From Brookings, Oregon, USA:
Some foods raise your blood sugar a lot. Other foods with the same amount of calories don't. I have seen the graphs in The New Glucose Revolution: The Authoritative Guide to the Glycemic Index -- the Dietary Solution for Lifelong Health, , but they do not show a long period of digestion for the low glycemic foods. There is no explanation given to explain why the same amounts of calories result in substantial differences in the total amounts of blood sugar created. Will you tell me why this is so?
The relationship of blood sugar to dietary intake is a complex affair. To rather oversimplify it fat, which has the highest caloric density of all foods does not contribute directly to blood sugar levels.Fat also delays the onward passage of food from the stomach to the intestine for further digestion. Protein, on the other hand, which is more or less equivalent in calories to carbohydrate, can contribute to blood glucose through a process known as gluconeogenesis, but again this is for the most part only brought into action when blood sugars are low. Thus it has little immediate effect on blood sugar.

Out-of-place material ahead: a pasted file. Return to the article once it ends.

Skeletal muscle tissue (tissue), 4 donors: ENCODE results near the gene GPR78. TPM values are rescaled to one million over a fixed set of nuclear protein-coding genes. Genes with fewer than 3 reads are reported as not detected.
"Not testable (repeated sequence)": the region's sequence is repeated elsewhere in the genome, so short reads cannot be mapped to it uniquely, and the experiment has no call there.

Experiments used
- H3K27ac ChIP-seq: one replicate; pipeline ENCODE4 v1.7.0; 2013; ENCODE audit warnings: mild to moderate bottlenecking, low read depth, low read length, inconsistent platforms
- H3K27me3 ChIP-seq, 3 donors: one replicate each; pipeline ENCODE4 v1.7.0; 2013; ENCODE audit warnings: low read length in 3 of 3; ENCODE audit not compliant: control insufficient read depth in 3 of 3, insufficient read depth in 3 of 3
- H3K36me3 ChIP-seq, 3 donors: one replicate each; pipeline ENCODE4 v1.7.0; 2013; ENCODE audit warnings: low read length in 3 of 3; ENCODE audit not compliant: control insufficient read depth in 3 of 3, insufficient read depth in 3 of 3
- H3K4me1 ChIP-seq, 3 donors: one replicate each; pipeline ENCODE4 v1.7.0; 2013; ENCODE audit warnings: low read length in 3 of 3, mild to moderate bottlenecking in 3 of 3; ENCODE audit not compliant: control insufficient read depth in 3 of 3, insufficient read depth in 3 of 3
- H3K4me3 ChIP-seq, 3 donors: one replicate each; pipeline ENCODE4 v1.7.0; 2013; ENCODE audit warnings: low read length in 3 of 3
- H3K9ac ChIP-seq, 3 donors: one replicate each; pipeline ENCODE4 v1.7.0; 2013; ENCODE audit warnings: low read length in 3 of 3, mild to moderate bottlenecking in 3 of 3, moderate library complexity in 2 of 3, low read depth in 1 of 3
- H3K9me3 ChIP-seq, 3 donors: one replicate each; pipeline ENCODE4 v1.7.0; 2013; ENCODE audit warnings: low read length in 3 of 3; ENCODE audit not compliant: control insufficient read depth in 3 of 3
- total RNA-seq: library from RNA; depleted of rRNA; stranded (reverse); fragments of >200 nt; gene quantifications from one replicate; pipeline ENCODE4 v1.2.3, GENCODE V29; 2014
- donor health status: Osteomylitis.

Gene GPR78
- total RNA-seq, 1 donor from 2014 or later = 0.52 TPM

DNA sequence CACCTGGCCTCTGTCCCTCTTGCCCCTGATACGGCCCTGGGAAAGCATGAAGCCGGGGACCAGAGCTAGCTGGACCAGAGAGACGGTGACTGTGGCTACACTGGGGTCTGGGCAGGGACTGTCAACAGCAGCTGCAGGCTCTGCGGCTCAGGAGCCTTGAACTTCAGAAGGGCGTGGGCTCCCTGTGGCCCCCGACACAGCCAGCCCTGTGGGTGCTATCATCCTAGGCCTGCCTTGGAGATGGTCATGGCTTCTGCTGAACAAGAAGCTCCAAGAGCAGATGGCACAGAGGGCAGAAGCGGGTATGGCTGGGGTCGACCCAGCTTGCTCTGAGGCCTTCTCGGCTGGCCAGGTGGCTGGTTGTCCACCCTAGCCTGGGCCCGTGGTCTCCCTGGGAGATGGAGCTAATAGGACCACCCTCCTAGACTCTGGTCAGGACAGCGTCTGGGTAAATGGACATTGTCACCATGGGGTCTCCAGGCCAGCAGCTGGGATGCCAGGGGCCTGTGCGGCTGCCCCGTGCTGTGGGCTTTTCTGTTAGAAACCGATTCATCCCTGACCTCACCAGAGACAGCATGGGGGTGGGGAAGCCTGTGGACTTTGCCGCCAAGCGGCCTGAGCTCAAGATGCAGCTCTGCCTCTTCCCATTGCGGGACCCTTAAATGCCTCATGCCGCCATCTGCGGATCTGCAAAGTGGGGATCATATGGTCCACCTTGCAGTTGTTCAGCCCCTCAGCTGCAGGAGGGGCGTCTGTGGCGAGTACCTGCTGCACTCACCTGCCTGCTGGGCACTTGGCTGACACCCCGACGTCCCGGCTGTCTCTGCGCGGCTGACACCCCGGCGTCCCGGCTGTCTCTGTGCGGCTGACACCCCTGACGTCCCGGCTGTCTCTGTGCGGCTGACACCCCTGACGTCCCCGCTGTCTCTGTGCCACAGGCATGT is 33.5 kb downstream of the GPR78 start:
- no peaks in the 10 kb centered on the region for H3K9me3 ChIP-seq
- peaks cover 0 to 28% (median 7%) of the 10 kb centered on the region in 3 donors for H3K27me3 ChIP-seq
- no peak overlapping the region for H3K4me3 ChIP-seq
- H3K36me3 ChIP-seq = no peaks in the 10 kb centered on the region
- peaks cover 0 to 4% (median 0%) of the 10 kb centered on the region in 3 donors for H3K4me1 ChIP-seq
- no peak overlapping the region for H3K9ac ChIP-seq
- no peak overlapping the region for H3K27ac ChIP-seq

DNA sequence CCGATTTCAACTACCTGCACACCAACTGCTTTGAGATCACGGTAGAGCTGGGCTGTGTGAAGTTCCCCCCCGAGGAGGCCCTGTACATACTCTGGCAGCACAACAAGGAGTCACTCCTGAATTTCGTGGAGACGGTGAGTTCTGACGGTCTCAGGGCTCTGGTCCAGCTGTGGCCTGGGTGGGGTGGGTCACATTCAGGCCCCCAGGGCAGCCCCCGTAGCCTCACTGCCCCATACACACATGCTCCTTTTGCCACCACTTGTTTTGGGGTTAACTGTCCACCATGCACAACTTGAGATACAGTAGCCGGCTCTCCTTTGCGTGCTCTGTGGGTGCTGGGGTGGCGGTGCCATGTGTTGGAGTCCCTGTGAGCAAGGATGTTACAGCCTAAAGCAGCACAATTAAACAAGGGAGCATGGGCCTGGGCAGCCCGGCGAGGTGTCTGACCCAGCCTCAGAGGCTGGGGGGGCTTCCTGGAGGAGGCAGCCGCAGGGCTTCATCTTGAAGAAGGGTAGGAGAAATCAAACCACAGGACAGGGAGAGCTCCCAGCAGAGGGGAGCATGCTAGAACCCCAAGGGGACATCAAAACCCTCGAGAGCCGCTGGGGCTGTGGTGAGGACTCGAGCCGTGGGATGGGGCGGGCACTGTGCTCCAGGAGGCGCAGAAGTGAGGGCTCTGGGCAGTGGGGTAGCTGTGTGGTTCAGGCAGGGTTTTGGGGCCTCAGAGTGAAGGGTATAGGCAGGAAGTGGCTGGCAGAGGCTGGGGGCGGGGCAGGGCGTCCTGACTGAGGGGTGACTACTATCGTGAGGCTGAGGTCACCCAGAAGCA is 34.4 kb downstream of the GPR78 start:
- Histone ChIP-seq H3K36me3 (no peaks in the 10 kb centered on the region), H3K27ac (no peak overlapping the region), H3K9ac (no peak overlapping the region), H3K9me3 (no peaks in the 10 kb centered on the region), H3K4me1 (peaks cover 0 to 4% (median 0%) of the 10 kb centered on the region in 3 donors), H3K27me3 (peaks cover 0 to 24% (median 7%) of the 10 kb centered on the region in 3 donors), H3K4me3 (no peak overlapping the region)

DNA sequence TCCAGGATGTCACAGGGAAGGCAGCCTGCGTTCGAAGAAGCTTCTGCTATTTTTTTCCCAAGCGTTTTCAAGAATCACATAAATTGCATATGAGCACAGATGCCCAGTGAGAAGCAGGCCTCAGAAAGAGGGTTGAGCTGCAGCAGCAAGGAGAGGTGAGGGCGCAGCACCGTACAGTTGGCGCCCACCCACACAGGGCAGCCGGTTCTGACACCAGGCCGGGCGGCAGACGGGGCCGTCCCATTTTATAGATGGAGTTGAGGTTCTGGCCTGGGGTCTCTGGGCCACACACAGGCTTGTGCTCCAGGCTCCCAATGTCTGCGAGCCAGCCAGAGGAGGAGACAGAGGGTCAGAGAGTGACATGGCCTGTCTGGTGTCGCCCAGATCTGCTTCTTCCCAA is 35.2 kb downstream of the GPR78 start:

The result is that the immediate contribution to blood sugars after meals is dependant predominantly on sugars and starches in the diet. Glucose and cane sugar are absorbed very quickly; but there is a lot of variation in starch absorption. Potato starch, for example, is rapidly hydrolysed and absorbed as glucose whereas other starches such as those in dietary supplements like NiteBite that are designed to contain nocturnal hypoglycemia are very slowly converted to glucose.
In type 2 diabetes, impaired insulin secretion and sensitivity may also distort the blood sugar response to carbohydrate intake. Drugs like Precose (acarbose) are designed to delay the intestinal breakdown of starches.
Original posting 8 May 2003
Posted to Meal Planning, Food and Diet
Last Updated: Tuesday April 06, 2010 15:09:44
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